Although higher than 3.5 GHz, engineers believe there is a very credible case to be made to use the available spectrum for 5G fixed wireless services, delivering broadband at speeds up to 1 GHz from a small cell located nearby. It would have to be. At these frequencies, virtually anything blocking the line-of-sight between the antenna and the user will block the signal as well. With almost no constituency defending the 4.9 GHz turf, it is expected it will be repurposed for wireless broadband in areas where it isn’t in use for public safety communications.

24/28 GHz

Although the 28 GHz band has many licensed users already, the 24 GHz band does not, and the wireless industry is interested in grabbing vast swaths of spectrum in this band for 5G home broadband. Known as “millimeter wave spectrum,” these two bands are expected to be a big part of the 5G fixed wireless services being planned by some carriers. Verizon acquired Straight Path late in 2017, which had collected a large number of licenses for this frequency range. Today, Verizon holds almost 30% of all currently licensed millimeter wave spectrum, an untenable situation if you are AT&T, T-Mobile, or Sprint. T-Mobile has been the most aggressive seeking more spectrum to compete with Verizon in this frequency range, and has purchased almost 1,150 MHz covering Ohio for use with a 5G project the company is working on.

39 GHz

FiberTower, now owned by AT&T

This band might as well be called “the controversial band” because AT&T made moves on these frequencies even before the FCC got around to discussing an auction for this band, likely also to be used for 5G fixed wireless. FiberTower originally held hundreds of licenses for wireless spectrum for several years, but did little with them, leading to suggestions the company was either hoarding the spectrum to resell to someone else or was incapable of deploying a network that used the frequencies. The company declared bankruptcy in 2012, eventually emerging in the spring of 2014 just in time to watch the FCC uphold the decision of its Telecommunications Bureau to cancel 689 of FiberTower’s licenses for failure to use them.

In February 2018, AT&T completed its acquisition of FiberTower for $207 million. According to AllNet Insights & Analytics, AT&T acquired more than 475 of FiberTower’s 39 GHz spectrum licenses, raising eyebrows among shareholders who lost their investments in FiberTower after it declared bankruptcy. Hundreds of the spectrum licenses that came with the AT&T deal were given a value of $0.00, allowing AT&T a sweetheart deal and shareholders hoping to recover more money from the bankruptcy liquidation extremely upset. In fact, had FiberTower remained in bankruptcy, it would eventually have surrendered all of its licenses, which would then be put up for auction by the FCC and would likely command much higher value among bidders. Verizon effectively paid triple the price for what AT&T got for a song in the FiberTower acquisition. Even more remarkable, the FCC approved the acquisition by AT&T despite the obvious fire sale price, and has ignored the consequences of what could come from an AT&T/Verizon duopoly across large swaths of 5G frequencies.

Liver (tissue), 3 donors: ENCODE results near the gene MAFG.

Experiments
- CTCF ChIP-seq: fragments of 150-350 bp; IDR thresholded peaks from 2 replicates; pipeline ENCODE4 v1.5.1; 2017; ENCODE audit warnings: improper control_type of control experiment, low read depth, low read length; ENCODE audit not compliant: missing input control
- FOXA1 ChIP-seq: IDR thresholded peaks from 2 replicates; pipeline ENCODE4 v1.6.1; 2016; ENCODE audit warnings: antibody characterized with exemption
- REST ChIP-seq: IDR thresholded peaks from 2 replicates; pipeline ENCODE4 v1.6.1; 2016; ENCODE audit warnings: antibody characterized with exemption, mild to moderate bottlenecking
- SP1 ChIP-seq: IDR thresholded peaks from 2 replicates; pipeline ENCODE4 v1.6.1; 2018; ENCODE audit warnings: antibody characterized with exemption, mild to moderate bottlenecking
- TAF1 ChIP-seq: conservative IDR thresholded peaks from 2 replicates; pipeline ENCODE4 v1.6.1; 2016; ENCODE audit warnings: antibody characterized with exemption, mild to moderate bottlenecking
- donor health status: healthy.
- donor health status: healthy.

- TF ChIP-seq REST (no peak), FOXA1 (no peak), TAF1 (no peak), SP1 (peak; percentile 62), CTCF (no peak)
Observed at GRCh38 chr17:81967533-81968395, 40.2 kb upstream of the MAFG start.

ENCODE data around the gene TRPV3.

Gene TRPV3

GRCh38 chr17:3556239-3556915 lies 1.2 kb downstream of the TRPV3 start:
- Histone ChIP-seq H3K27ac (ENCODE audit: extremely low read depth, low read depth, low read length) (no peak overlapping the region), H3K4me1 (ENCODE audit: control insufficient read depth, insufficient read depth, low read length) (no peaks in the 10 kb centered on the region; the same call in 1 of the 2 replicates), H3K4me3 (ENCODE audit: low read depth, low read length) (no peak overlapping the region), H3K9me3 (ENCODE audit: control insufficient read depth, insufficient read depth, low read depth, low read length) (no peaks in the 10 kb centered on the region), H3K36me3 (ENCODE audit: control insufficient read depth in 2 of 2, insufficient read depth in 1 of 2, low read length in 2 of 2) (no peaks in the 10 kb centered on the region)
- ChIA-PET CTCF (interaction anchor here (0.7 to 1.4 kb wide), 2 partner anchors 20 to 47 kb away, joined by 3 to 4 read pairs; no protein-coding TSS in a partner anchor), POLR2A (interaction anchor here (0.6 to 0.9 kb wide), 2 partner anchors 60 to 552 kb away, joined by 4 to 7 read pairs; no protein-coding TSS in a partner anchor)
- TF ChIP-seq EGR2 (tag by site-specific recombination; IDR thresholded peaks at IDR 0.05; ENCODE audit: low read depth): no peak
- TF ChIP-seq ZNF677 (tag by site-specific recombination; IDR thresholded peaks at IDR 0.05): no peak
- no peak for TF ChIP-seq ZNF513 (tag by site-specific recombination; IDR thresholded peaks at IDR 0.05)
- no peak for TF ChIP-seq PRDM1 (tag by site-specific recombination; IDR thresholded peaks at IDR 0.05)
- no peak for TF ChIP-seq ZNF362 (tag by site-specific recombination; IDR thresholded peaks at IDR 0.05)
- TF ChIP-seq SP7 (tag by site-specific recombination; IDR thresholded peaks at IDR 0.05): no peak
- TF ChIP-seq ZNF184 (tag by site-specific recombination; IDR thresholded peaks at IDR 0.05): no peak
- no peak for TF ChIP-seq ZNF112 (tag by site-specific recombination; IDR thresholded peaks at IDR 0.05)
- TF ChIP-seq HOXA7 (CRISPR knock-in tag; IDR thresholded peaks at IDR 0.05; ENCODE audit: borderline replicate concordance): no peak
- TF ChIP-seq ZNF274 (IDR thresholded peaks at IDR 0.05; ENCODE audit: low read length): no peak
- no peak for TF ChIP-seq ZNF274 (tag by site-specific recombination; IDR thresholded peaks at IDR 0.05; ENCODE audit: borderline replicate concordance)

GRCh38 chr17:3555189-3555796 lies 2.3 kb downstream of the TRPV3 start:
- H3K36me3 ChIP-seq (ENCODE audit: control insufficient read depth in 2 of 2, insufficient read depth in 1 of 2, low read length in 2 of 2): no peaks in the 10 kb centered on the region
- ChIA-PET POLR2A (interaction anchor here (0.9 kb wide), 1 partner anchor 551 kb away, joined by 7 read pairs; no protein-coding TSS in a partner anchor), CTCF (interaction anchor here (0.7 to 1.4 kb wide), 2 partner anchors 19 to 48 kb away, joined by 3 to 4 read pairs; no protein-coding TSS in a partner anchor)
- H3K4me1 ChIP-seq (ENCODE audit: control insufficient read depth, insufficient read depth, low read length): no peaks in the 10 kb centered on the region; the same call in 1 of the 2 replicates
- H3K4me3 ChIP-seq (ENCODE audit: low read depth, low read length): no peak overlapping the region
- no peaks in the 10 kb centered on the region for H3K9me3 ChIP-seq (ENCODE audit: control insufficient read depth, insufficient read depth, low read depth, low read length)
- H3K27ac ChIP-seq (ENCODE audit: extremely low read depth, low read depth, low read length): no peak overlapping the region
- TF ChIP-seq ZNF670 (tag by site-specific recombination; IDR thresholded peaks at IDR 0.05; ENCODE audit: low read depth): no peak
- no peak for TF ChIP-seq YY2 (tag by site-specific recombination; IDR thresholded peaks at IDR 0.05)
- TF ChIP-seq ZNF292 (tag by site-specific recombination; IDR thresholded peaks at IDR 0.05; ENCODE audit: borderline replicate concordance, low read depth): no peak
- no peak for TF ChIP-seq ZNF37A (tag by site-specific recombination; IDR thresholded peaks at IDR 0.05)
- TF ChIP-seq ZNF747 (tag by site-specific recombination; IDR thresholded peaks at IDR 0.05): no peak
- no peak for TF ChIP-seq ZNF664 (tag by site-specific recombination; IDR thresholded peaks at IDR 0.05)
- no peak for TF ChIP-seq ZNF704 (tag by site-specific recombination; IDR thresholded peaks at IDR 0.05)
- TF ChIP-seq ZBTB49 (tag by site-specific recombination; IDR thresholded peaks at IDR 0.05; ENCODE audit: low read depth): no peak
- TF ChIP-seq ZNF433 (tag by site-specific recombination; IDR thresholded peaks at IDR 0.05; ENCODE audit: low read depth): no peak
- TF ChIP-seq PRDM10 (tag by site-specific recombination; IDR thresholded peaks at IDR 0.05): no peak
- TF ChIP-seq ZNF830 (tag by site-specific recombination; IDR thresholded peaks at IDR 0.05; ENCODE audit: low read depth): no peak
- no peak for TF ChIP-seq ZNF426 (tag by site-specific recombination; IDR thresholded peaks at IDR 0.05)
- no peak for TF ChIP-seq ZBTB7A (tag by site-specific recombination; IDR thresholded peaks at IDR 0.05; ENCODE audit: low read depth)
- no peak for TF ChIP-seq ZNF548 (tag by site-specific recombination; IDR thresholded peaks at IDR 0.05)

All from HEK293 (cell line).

Eshoo

That brought a rebuke from Rep. Anna Eshoo (D-Calif.) who accused both Verizon and AT&T of flipping public property for private gain.

“The FCC’s policies unambiguously required Straight Path and FiberTower to forfeit their unbuilt spectrum licenses,” Eshoo wrote. “But rather than auction the reclaimed spectrum and promote timely deployment, the FCC’s Wireless Telecommunications Bureau reached ‘resolutions’ with Straight Path and FiberTower than allowed them to profit handsomely from their wrongdoing. Following the ‘resolution,’ Straight Path sold its assets to Verizon for nearly $3.1 billion, and FiberTower is estimated to have sold its assets to AT&T for roughly $2 billion.”

In reality, AT&T acquired FiberTower for $207 million — a fraction of the amount of the estimated value of the spectrum Eshoo used in her estimate.

“The Bureau’s decisions also further concentrated critical input resources in the hands of the two dominant wireless incumbents,” Eshoo continued. “The purchasers of the public assets that Straight Path and FiberTower once held, Verizon and AT&T, already control a disproportionate amount of other critical spectrum available for immediate deployment. Up until recently, the industry had an imbalance in favor of these companies in low-band spectrum that lasted for decades. The FCC now risks going down the same wrong path with high-band spectrum should the Commission continue down this course. Allowing Straight Path and FiberTower to ‘flip’ public assets for private gain does nothing for taxpayers, but does much to further entrench the dominant incumbents’ longstanding spectrum advantage over their rivals.”

95+ GHz

The FCC has not regulated frequencies above 95 GHz, but as technology advances, there is growing interest in utilizing spectrum that many believed would be essentially unusable for communications services. Right now, most frequencies in this range are used by environmental satellites and radio astronomy. At these frequencies, signals would be absorbed by the skin and attenuated significantly by things like high humidity’s haze or fog. Still, there are proposals under consideration to open up a small portion of spectrum for unlicensed home users for things like indoor wireless routers.

The key policy priority here will be to protect existing users from any hint of interference. But with vast amounts of unused frequencies in this range, it shouldn’t be difficult to keep competing users apart.

Capped Comcast Customers Play Columbo to Identify Data Hogging Services